“I am for making sure that people who are dangerous don’t get guns in their hands,” Rooney said, to a chorus of boos. “I’m not voting to abdicate the Second Amendment.” Students from Naples and Palmetto Ridge high schools chanted: “Tell us Rooney how you dare, to put us all in the cross hairs” and “Close down the NRA; we don’t want it anyway.”

At the town hall meetings Rooney also refused to acknowledge constituent concerns about climate change. At a town hall on May 31, 2017 and then again at Marco Island on Feb. 22, 2018 he stated: “I think that there is very complex issues surrounding global warming. Sea levels have been rising since the ice age.”

Since his election in November 2016, all of Rooney’s town halls have been contentious as he has characterized the Affordable Care Act as “socialism,” deflected constituent concerns about Trump’s collusion with Russia and said the Environmental Protection Agency needed to be “reined in.”

Nonetheless, after a particularly intense meeting in Cape Coral on March 3, 2017, Rooney praised the importance of meeting constituents in town hall forums.

As he told the News-Press: “[Town hall meetings] are critically important because this is democracy at work. This is what our country is built on.”


Rooney acknowledges climate change for first time, breaks with Trump

For the first time since being elected to office, Rep. Francis Rooney (R-19-Fla.), has publicly and officially acknowledged the reality of climate change.

The acknowledgment was buried at the bottom of a press release accompanying release of the The Southwest Florida Climate Metrics Survey by the Conservancy of Southwest Florida on Wednesday, Feb. 20.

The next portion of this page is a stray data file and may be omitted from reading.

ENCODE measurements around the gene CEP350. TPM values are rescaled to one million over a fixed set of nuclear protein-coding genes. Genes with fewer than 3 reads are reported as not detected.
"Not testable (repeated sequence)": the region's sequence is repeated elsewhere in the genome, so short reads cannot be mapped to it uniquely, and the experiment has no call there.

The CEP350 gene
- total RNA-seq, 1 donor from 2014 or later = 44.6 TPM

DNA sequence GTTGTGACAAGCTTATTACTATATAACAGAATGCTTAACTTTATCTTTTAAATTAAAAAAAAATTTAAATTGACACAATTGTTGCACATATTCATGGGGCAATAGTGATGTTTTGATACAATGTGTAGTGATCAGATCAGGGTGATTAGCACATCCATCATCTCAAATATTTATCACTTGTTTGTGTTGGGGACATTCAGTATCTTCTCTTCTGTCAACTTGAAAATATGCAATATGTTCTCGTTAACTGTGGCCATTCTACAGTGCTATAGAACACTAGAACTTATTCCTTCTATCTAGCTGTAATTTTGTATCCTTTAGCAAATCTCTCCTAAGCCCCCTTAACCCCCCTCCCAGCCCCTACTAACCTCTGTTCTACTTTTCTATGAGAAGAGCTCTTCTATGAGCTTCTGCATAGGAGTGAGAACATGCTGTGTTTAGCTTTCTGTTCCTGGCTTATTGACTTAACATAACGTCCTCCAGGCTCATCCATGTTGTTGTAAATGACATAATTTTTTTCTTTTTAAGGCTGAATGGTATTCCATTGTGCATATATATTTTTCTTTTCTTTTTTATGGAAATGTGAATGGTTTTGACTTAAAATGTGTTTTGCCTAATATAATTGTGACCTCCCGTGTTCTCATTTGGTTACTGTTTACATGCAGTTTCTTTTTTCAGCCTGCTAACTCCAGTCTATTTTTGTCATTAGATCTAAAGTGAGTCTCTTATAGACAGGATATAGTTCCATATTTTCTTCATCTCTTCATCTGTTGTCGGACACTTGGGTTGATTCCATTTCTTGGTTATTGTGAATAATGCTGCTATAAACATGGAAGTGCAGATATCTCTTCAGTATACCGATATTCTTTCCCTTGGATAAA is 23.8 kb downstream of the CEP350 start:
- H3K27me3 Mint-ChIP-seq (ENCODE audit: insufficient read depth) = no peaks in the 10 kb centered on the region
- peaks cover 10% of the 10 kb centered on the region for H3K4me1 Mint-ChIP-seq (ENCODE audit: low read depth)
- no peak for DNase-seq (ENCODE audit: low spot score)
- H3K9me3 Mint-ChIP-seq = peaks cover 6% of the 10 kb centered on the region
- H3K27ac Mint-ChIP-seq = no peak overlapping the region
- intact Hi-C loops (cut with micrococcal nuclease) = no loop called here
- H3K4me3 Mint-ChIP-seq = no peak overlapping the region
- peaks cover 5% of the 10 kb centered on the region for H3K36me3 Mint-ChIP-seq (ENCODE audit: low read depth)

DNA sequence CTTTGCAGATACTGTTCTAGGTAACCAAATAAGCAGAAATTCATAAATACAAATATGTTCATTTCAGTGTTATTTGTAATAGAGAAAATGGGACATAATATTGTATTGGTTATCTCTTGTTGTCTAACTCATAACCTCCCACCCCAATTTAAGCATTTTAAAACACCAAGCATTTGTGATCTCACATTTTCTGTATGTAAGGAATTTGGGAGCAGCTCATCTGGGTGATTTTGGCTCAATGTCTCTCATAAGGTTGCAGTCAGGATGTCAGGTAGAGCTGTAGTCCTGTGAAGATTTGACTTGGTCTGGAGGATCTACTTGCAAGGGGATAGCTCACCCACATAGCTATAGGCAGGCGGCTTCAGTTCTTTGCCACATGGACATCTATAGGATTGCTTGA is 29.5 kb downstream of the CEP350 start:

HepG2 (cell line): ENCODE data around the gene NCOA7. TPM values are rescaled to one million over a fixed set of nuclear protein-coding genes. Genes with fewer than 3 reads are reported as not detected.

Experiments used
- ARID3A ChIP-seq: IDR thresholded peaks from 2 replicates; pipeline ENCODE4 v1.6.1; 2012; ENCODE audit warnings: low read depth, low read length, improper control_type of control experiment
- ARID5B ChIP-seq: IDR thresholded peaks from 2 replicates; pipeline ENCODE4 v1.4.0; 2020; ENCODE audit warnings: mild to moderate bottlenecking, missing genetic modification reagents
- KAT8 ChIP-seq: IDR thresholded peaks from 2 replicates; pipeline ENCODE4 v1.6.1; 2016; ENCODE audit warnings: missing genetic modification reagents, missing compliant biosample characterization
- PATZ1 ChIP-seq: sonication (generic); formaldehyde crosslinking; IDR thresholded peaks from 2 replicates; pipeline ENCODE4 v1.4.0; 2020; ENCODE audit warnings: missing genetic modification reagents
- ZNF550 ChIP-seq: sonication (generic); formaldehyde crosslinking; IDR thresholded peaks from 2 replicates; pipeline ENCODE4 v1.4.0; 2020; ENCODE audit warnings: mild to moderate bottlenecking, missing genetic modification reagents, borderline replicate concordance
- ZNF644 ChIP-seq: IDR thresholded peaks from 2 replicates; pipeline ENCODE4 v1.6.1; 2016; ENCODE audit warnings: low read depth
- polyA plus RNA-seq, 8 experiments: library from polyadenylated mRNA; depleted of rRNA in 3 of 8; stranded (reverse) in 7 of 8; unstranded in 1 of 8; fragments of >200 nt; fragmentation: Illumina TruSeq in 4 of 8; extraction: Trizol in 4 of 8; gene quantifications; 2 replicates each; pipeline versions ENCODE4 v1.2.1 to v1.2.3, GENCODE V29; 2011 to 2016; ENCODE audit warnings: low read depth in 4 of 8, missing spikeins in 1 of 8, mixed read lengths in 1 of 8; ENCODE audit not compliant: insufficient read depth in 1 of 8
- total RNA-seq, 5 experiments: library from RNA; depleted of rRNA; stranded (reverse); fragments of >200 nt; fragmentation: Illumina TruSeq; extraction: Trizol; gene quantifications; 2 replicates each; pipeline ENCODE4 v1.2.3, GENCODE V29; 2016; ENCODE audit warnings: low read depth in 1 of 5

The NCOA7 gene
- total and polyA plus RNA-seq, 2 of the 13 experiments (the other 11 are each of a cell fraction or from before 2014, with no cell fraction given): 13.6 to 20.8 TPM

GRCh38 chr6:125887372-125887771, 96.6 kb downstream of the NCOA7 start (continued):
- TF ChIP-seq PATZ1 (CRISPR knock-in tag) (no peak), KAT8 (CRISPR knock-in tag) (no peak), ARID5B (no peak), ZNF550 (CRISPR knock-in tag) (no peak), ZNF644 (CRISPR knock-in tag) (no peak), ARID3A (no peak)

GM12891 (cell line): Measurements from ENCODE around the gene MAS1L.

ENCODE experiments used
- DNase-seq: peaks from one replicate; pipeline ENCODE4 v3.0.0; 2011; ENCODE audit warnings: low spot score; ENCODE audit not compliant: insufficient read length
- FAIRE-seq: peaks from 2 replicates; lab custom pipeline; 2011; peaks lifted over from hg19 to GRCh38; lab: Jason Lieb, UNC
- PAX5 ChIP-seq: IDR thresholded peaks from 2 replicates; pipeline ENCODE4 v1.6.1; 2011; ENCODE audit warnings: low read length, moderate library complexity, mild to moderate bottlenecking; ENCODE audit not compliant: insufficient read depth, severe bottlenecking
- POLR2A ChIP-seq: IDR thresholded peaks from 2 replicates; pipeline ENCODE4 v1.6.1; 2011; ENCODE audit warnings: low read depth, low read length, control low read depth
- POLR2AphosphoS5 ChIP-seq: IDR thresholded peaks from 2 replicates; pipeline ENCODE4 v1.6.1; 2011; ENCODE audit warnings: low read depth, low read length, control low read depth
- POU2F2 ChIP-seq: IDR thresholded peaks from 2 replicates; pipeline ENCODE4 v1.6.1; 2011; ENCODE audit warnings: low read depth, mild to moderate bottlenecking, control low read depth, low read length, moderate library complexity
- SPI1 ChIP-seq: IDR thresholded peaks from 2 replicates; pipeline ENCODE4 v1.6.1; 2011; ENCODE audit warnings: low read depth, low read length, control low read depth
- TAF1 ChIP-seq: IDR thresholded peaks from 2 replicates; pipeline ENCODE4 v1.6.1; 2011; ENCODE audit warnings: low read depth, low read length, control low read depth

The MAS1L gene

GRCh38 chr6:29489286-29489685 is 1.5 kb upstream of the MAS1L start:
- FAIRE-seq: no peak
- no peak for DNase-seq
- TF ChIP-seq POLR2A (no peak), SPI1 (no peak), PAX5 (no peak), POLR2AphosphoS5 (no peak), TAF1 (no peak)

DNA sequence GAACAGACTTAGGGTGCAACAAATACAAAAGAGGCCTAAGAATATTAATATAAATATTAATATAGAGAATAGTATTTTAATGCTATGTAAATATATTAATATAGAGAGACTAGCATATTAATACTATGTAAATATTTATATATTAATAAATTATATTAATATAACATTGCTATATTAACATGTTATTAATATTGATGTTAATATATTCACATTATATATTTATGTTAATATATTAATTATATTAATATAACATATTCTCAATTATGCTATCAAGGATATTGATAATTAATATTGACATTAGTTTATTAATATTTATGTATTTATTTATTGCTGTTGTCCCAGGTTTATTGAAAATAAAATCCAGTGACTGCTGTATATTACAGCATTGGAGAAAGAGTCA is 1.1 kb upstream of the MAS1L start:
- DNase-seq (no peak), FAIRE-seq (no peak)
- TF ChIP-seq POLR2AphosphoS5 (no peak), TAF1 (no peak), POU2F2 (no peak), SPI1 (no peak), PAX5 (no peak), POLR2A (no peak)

“If there is any state whose people should be embracing the impacts of our changing climate, it’s Florida. We are the state most at risk for sea level rise than any,” Rooney stated in the release. “This survey proves climate change is an issue important to our voters and there is more we should do to protect ourselves from future impacts.”  [Emphasis ours.]

This is the first time Rooney has used the term “climate change” in public and acknowledged its reality.

In the past Rooney has always dodged acknowledging climate change or using the term, stating, as he did in multiple town halls, that sea levels have been rising since the ice age.

If in fact Rooney is acknowledging the reality of climate change he is breaking with President Donald Trump who as recently as Jan. 20 mocked the idea of global warming, tweeting amidst the plunge in temperatures caused by the polar vortex: “Wouldn’t be bad to have a little of that good old fashioned Global Warming right now!”


If Rooney is truly acknowledging climate change and a concern for the environment, there are ways to display the outward sign of his inward grace:

  1. He can publicly embrace America’s re-entry into the Paris Climate Agreement;
  2. He can endorse the Green New Deal to hold back carbon emissions and;
  3. He can hold an open, public town hall, explain his new position to his constituents and listen to their climatic concerns, which are amply documented in the Conservancy survey.

We shall see—but don’t hold your breath.

Liberty lives in light